On the termination of the council, Eusebius repaired to Antioch and found dissension prevailing among the people. Those who were attached to Meletius would not join Paulinus, but held their assemblies apart. Eusebius was much grieved at the state of affairs; for the ordination ought not to have taken place without the unanimous consent of the people; yet, from respect towards Lucifer, he did not openly express his dissatisfaction.
He refused to hold communion with either party, but promised to redress their respective grievances by means of a council. While he was thus striving to restore concord and unanimity, Meletius returned from exile, and, finding that those who held his sentiments had seceded from the other party, he held meetings with them beyond the walls of the city. Paulinus, in the meantime, assembled his own party within the city; for his mildness, his virtuous life, and his advanced age had so far won the respect of Euzoïus, the Arian president, that, instead of being expelled from the city, a church had been assigned him for his own use. Eusebius, on finding all his endeavors for the restoration of concord frustrated, quitted Antioch. Lucifer fancied himself injured by him, because he had refused to approve the ordination of Paulinus; and, in displeasure, seceded from communion with him. As if purely from the desire of contention, Lucifer then began to cast aspersions on the enactments of the council of Alexandria; and in this way he seems to have originated the heresy which has been called after him, Luciferian.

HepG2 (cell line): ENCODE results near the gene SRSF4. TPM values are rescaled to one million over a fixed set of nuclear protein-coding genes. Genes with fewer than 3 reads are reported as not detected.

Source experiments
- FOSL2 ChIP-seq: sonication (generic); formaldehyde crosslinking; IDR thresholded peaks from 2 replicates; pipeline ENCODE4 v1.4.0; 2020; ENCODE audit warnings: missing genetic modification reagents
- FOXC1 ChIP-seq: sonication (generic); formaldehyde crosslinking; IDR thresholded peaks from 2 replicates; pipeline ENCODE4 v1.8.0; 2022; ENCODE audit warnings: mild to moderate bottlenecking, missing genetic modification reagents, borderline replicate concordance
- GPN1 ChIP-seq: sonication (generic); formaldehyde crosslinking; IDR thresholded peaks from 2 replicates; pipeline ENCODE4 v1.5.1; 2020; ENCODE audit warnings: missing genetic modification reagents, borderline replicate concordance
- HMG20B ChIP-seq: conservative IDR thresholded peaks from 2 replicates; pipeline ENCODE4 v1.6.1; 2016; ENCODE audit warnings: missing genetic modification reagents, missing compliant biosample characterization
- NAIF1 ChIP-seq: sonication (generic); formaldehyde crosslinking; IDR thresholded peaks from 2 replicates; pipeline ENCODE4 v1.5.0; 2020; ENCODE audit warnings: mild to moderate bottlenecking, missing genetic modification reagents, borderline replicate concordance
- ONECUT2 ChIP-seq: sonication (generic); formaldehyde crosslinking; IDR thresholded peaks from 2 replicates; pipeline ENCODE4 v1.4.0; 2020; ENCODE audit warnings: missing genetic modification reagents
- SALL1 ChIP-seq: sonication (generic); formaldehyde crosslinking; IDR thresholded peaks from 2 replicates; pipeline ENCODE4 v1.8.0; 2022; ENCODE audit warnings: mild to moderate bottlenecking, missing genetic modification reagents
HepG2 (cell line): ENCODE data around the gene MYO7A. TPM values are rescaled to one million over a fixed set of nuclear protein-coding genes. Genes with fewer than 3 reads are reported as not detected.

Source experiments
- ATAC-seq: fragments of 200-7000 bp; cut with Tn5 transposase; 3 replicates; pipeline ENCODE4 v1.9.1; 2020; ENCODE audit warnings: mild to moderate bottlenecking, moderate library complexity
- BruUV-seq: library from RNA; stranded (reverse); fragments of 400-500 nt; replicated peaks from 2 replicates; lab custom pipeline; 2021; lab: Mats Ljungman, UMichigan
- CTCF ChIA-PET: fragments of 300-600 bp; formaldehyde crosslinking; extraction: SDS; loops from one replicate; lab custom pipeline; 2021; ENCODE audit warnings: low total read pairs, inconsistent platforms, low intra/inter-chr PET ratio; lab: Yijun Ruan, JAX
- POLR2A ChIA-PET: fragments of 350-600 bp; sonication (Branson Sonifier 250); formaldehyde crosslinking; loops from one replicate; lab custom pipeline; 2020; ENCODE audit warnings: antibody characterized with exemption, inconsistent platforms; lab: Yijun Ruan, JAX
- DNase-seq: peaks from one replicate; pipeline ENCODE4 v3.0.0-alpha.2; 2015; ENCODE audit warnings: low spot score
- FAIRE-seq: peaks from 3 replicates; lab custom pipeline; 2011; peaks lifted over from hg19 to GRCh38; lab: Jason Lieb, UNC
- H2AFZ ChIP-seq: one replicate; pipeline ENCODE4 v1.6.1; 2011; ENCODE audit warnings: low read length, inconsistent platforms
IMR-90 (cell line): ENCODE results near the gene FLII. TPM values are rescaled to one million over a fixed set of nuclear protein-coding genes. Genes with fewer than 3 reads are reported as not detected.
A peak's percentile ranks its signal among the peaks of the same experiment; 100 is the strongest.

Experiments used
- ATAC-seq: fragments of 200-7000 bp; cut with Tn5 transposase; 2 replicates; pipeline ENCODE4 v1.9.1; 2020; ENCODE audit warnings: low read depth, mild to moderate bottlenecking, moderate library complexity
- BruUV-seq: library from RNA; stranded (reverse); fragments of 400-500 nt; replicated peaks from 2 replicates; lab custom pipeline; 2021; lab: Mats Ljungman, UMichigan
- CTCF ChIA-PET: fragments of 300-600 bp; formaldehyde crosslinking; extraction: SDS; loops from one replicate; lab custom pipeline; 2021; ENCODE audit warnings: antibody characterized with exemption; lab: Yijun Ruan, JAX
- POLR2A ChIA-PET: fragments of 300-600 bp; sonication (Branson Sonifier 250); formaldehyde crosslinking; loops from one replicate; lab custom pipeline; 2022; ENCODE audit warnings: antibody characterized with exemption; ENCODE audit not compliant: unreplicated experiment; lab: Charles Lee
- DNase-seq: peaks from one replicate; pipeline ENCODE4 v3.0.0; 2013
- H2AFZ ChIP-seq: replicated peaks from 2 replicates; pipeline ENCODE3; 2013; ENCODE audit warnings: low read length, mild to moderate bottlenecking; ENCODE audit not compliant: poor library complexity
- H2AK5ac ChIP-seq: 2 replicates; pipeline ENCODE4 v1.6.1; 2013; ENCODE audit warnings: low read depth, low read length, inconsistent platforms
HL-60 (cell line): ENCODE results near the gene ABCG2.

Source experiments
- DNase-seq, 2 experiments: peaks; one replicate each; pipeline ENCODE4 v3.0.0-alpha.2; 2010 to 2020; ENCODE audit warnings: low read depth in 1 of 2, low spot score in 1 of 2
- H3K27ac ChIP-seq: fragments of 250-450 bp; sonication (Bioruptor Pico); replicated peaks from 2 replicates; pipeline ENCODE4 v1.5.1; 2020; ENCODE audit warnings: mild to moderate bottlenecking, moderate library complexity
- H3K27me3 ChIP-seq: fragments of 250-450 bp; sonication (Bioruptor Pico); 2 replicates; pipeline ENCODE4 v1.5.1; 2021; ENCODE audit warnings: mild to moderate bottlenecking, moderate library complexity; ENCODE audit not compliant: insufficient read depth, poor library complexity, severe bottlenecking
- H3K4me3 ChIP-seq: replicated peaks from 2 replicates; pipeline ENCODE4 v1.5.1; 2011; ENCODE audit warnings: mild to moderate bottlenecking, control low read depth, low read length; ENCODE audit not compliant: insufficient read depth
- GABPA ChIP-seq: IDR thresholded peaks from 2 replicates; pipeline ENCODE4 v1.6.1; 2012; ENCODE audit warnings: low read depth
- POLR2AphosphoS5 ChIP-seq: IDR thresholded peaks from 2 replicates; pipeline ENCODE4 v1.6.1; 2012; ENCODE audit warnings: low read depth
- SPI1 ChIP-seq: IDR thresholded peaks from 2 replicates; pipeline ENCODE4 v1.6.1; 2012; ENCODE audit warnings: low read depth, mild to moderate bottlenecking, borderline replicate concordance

Those who espoused his cause seceded from the church; but, although he was deeply chagrined at the aspect affairs had taken, yet, because he had deputed a deacon to accompany Eusebius in lieu of himself, he yielded to the decrees of the council of Alexandria, and conformed to the doctrines of the Catholic Church. About this period he repaired to Sardinia.
In the meantime Eusebius traversed the Eastern provinces, restored those who had declined from the faith, and taught them what it was necessary to believe. After passing through Illyria, he went to Italy, and there he met with Hilarius, bishop of Poictiers in Aquitania. Hilarius had returned from exile before Eusebius, and had taught the Italians and the Gauls what doctrines they had to receive, and what to reject; he expressed himself with great eloquence in the Latin tongue, and wrote many admirable works, it is said, in refutation of the Arian dogmas. Thus did Hilarius and Eusebius maintain the doctrines of the Nicæan council in the regions of the West.